this Department, subject rate on guinea-pigs from Franklin to Westcote,
ree’d. We have taken up the matter with our agent at Westcote, and his
reply is attached herewith. He informs us that you refused to receive
the consignment or to pay the charges. You have therefore no claim
against this company, and your letter regarding the proper rate on the
consignment should be addressed to our Tariff Department.”

Mr. Morehouse wrote to the Tariff Department. He stated his case
clearly, and gave his arguments in full, quoting a page or two from the
encyclopedia to prove that guinea-pigs were not common pigs.

With the care that characterizes corporations when they are
systematically conducted, Mr. Morehouse’s letter was numbered, O.K’d,
and started through the regular channels. Duplicate copies of the bill
of lading, manifest, Flannery’s receipt for the package and several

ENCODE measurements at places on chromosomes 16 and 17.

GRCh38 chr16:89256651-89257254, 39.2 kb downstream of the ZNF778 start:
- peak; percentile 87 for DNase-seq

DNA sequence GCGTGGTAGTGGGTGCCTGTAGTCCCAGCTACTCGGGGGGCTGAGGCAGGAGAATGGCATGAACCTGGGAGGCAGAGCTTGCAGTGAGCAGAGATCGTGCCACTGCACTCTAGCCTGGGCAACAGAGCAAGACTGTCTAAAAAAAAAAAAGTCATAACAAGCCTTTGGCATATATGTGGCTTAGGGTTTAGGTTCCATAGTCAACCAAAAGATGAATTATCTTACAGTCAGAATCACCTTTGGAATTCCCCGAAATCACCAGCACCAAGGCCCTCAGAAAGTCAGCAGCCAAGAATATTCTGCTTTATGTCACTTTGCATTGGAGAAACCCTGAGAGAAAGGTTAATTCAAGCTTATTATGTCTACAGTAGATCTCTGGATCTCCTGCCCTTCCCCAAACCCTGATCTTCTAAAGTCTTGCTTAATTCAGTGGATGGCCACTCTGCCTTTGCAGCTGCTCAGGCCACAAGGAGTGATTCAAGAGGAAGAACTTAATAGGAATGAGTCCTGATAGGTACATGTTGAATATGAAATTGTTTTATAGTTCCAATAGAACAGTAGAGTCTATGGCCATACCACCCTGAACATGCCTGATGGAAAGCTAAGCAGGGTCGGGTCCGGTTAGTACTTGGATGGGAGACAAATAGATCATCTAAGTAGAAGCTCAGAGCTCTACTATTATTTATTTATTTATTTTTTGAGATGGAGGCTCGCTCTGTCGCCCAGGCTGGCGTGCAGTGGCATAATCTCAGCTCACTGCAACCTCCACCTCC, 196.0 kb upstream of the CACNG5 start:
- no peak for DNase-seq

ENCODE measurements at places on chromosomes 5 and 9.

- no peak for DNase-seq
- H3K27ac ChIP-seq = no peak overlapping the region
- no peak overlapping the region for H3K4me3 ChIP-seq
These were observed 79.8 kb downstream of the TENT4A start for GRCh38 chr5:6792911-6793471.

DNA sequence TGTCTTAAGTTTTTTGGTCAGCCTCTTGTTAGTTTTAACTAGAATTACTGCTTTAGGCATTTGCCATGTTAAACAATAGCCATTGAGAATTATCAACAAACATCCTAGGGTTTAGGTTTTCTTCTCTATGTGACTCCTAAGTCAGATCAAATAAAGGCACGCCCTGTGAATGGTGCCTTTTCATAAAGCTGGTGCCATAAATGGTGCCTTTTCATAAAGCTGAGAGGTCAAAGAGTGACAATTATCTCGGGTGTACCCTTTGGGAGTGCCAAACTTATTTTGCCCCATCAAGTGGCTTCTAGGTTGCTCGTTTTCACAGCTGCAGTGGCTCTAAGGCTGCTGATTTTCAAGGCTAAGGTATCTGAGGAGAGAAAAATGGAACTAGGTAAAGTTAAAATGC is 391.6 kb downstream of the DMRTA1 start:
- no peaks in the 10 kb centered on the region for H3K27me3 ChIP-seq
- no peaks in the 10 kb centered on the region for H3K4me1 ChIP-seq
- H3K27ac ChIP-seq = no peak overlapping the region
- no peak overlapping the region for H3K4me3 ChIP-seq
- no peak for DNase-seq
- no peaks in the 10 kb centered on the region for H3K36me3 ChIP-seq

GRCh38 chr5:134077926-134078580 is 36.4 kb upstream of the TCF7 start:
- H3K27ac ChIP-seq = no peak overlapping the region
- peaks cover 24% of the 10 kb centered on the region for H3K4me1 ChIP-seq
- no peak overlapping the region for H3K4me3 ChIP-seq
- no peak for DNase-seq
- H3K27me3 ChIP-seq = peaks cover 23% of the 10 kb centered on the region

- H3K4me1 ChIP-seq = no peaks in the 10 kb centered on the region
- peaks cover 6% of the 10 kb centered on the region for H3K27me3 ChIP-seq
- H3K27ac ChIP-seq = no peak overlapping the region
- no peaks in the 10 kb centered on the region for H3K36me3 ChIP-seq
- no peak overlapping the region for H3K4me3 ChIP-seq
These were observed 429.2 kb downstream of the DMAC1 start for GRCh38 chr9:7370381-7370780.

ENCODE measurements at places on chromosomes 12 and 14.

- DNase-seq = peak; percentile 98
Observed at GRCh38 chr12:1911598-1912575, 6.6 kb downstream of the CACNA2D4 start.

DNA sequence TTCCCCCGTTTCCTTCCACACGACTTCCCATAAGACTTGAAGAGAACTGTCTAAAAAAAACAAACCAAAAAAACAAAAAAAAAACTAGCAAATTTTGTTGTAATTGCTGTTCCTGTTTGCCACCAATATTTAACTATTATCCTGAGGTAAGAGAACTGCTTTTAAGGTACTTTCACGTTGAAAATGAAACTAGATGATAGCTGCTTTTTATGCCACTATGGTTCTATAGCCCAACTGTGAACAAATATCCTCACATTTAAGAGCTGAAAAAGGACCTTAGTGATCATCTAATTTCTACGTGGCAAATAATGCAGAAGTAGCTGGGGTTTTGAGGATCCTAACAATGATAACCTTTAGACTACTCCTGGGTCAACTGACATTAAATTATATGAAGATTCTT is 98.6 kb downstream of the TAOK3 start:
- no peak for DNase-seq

other pertinent papers were pinned to the letter, and they were passed
to the head of the Tariff Department.

The head of the Tariff Department put his feet on his desk and yawned.
He looked through the papers carelessly.

“Miss Kane,” he said to his stenographer, “take this letter. ‘Agent,
Westcote, N. J. Please advise why consignment referred to in attached
papers was refused domestic pet rates.”’

Miss Kane made a series of curves and angles on her note book and waited
with pencil poised. The head of the department looked at the papers
again.

“Huh! guinea-pigs!” he said. “Probably starved to death by this time!
Add this to that letter: ‘Give condition of consignment at present.’”

He tossed the papers on to the stenographer’s desk, took his feet from
his own desk and went out to lunch.

When Mike Flannery received the letter he scratched his head.

“Give prisint condition,” he repeated thoughtfully. “Now what do thim
clerks be wantin’ to know, I wonder! ‘Prisint condition, ‘is ut? Thim
pigs, praise St. Patrick, do be in good health, so far as I know, but I